Bluefield Daily Telegraph, Bluefield, WV

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June 24, 2014

The United States of America: ‘A nation of laws,’ not a nation of men

A primary element that has separated the United States from virtually every other nation in history is the concept of it being “a nation of laws, not a nation of men.”

“A nation of laws” means that laws, not people, rule. Everyone is to be governed by the same laws, regardless of their station; whether it is the most common American or members of Congress, high-ranking bureaucrats or the president of the United States; all must be held to the just laws of America. No one is, or can be allowed to be, above the law.

This idea was paramount in the complex process of establishing the United States, a young nation whose brave leaders had put everything on the line to escape the tyranny and oppression of the British Crown, which at the time was a nation ruled by people, in the person of King George III.

The founders wrote restrictions into the Constitution against bills or laws of attainder, which are laws that do not apply equally to everyone, but target specific persons or groups in their enforcement, and are also known as “bills of pains and penalties.” In the hands of corrupt officials, these laws could be used as a weapon that would give an incumbent politician a major advantage over anyone else.

Can there be a better way for a nation to deal with its citizens than treating all of them equally under the law? About the only people who would disagree with this concept are those who are in a position, or want to be, to abuse the law and use their official positions unfairly, or those who benefit from that abuse.

Sadly, there are plenty of these un-American folks on the loose.

If laws are too numerous, abusive, designed to help or penalize one group at the expense of others, that nation is not a nation of laws.

A nation of laws will not permit or tolerate laws designed for reasons other than justice, and it will not permit or tolerate laws that are ignored or selectively enforced because of some official’s political whim.

“We’re a nation of laws, not of men and women,” Senate Majority Leader Harry Reid declared, talking about a Nevada rancher refusing to pay grazing fees on land he and his ancestors grazed for free, until recently. Someone needs to remind Sen. Reid that what is good for the goose is good for the gander. He condemns one of his constituents for not obeying the law, but himself failed to bring a federal budget before the Senate for years, as required by Article I of the U.S. Constitution. He has violated his oath of office and terms of the Constitution, and has done so without penalty.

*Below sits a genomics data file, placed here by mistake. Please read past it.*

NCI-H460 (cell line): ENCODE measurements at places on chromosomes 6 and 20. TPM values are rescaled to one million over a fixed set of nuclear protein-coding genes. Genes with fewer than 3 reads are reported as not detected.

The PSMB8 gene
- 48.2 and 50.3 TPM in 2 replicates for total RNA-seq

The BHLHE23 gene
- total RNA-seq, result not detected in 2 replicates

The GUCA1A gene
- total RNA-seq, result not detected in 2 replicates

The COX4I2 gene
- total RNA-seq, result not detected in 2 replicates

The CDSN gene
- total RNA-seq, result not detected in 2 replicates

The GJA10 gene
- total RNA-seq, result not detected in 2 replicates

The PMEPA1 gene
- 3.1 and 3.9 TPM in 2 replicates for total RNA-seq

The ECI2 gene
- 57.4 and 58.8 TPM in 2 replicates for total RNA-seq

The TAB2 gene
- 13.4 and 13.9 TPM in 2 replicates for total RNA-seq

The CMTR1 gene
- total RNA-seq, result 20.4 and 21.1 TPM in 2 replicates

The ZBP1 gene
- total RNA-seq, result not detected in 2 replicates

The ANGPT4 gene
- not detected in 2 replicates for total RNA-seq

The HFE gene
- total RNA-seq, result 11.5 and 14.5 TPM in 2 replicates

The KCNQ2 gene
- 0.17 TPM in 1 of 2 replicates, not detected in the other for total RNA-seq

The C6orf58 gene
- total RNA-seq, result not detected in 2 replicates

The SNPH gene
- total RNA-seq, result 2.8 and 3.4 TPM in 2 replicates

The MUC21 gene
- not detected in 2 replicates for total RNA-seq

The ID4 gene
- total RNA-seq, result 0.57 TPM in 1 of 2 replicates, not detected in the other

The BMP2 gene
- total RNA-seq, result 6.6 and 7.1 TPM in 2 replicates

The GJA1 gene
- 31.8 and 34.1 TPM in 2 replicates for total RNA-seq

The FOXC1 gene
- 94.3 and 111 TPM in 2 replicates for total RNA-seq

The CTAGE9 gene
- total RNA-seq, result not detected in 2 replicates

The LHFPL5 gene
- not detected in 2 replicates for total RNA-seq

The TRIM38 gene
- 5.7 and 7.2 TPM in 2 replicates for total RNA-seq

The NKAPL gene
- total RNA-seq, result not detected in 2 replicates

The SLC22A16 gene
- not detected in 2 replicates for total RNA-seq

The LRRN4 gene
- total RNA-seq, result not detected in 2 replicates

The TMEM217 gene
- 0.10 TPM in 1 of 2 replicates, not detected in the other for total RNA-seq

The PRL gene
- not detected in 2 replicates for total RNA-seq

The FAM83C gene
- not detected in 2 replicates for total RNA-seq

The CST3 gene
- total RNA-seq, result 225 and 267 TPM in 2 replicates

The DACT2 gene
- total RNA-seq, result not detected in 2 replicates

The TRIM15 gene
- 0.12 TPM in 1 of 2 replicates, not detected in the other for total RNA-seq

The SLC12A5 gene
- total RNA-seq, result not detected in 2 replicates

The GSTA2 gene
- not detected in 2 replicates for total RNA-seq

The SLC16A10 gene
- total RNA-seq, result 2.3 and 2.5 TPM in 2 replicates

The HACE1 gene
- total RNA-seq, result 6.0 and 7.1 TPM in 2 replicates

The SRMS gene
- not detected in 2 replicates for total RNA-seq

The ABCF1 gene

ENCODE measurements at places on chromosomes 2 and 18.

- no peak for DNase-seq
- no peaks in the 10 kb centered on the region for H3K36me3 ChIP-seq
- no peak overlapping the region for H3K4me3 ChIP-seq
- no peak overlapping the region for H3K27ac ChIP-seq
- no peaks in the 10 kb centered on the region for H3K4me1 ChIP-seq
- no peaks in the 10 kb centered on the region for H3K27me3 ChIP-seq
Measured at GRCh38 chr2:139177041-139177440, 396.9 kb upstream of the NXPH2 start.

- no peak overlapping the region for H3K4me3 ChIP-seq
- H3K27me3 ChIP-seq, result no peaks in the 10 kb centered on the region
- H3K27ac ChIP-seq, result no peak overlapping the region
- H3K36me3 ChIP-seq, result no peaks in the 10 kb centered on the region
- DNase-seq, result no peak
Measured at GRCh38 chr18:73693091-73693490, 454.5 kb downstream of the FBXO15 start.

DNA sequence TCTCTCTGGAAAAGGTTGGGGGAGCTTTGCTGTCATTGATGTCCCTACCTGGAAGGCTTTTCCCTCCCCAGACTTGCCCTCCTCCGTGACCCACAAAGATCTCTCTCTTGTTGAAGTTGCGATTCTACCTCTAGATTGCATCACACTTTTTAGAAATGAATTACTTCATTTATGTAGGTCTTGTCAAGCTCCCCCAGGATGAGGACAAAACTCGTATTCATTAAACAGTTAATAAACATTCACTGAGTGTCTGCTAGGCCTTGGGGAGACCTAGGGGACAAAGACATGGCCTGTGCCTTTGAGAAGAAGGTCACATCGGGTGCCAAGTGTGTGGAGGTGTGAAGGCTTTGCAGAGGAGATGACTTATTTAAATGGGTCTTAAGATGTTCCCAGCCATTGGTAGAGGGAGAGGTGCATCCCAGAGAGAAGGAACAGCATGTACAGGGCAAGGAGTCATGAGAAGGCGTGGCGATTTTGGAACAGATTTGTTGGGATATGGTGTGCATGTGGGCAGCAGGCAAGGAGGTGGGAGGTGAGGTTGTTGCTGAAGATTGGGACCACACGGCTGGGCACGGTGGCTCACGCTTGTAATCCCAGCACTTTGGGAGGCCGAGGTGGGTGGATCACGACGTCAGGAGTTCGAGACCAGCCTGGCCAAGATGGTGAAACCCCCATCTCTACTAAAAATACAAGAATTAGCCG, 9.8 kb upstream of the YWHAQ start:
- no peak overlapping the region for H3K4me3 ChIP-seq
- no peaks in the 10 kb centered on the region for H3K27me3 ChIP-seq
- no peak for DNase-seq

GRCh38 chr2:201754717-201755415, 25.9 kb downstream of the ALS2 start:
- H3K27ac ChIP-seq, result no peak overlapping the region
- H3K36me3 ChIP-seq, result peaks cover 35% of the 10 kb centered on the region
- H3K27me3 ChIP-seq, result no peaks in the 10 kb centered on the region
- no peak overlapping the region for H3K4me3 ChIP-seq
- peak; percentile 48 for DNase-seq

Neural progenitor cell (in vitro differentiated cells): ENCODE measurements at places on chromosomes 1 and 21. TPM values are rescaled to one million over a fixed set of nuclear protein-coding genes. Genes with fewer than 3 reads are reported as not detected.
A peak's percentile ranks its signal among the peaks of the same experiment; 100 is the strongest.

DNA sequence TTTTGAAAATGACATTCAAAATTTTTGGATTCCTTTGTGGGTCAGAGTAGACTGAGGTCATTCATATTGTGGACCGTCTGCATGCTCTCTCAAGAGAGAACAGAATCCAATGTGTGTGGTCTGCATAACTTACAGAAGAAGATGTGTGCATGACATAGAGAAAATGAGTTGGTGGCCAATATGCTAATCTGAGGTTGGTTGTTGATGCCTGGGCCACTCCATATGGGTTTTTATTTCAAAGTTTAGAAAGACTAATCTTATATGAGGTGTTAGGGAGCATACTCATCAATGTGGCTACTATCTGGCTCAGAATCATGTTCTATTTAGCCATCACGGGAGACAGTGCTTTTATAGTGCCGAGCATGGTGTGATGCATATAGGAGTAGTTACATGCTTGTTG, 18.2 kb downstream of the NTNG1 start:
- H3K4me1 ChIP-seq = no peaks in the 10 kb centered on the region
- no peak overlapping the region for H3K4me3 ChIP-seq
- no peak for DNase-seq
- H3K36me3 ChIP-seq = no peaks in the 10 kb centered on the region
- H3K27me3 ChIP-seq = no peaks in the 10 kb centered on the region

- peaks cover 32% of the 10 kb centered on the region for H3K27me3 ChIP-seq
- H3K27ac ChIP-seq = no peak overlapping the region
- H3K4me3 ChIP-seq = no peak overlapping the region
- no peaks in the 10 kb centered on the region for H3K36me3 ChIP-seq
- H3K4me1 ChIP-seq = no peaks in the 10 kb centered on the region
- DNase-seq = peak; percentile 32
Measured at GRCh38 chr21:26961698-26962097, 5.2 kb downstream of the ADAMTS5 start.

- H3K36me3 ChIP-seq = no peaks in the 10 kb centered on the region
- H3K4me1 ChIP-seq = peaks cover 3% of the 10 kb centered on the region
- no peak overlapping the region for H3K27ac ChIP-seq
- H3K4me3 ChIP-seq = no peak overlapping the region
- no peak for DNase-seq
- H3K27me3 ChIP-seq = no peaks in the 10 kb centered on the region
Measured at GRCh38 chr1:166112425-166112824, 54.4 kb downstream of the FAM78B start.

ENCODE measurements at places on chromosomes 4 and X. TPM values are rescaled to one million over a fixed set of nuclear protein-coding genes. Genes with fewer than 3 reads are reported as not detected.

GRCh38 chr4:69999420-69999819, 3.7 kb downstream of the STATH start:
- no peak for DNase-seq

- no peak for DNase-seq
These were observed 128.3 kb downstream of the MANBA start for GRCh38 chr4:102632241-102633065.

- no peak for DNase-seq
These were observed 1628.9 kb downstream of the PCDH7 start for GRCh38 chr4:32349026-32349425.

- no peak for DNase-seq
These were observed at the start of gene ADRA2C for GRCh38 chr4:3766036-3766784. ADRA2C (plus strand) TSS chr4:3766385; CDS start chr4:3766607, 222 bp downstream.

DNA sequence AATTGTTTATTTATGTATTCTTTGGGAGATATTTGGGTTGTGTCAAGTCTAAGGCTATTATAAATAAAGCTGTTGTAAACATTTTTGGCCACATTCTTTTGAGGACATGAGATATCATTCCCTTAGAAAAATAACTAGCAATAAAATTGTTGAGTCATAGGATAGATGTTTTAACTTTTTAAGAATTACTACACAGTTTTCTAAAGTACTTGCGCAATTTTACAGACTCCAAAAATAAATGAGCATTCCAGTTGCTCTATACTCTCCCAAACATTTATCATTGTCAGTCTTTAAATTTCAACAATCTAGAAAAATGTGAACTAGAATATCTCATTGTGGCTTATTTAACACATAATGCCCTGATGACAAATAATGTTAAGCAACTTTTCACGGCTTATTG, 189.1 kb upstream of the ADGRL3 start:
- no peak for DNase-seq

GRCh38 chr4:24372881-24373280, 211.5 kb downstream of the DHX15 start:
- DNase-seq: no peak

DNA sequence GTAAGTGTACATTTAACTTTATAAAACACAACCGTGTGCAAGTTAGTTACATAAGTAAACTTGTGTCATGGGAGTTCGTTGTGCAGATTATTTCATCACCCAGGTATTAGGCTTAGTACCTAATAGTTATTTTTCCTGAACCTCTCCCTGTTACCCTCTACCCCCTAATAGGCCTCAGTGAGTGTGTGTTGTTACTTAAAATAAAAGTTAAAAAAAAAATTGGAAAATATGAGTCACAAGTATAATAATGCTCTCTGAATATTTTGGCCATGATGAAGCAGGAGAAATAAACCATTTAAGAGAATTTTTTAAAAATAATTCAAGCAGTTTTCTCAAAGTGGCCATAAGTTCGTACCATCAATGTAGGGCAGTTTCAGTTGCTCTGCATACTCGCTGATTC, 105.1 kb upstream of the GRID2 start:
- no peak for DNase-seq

Attorney General Eric Holder earned the wrath of a federal judge for directing prosecutors to pursue shorter prison sentences for drug crimes before new guidelines for sentencing had been approved. “The law provides the executive no authority to establish national sentencing policies based on speculation about how [the U.S. Sentencing Commission] and Congress might vote on a proposed amendment,” Judge William H. Pryor, Jr., remarked. Holder also advised state attorneys general that they do not have to enforce laws they disagree with, which essentially renders laws meaningless. Apparently, Holder thinks only those laws individual government officials believe in are important. He does not have authority create these policies.

And then there is the president of the United States, Barack Obama. He who rules by executive order is at the top of the list of those destroying the ideal of  “a nation of laws.”

It’s not about the good intentions of an executive order; it’s about process, and the fact that in the United States we have a detailed process for changing laws, and that process does not empower the president to do so unilaterally. Congress must amend a law, or the judiciary can strike down an unconstitutional law.

So, when the Affordable Care Act (ACA) that the president so strongly advocated came up far short of the miracle we were told it would be, Obama suspended parts of the law to mitigate the harm it would cause, but that is not allowed by the Constitution. It ought to strike everyone as dangerous when the president says things like if Congress won’t do what he wants, he’ll use his pen to do it through an executive order. Perhaps he does not understand that the executive branch is equal to the legislative branch; the president is not more powerful than the Congress.

Speaking of Congress, it’s habit of shirking its law-making duty by passing legislation that enables administrative agencies to create and implement rules with the force of law goes a long way toward undermining the “nation of laws” concept. The founders made Congress the law-making branch of the government, and did not allow for Congress to pass that duty to the executive branch.

The sad truth is that the United States is not functioning as a nation of laws today. That status must be restored, and soon, or our very freedom is at risk.

James H. “Smokey” Shott, a resident of Bluefield, Va., is a Daily Telegraph columnist.

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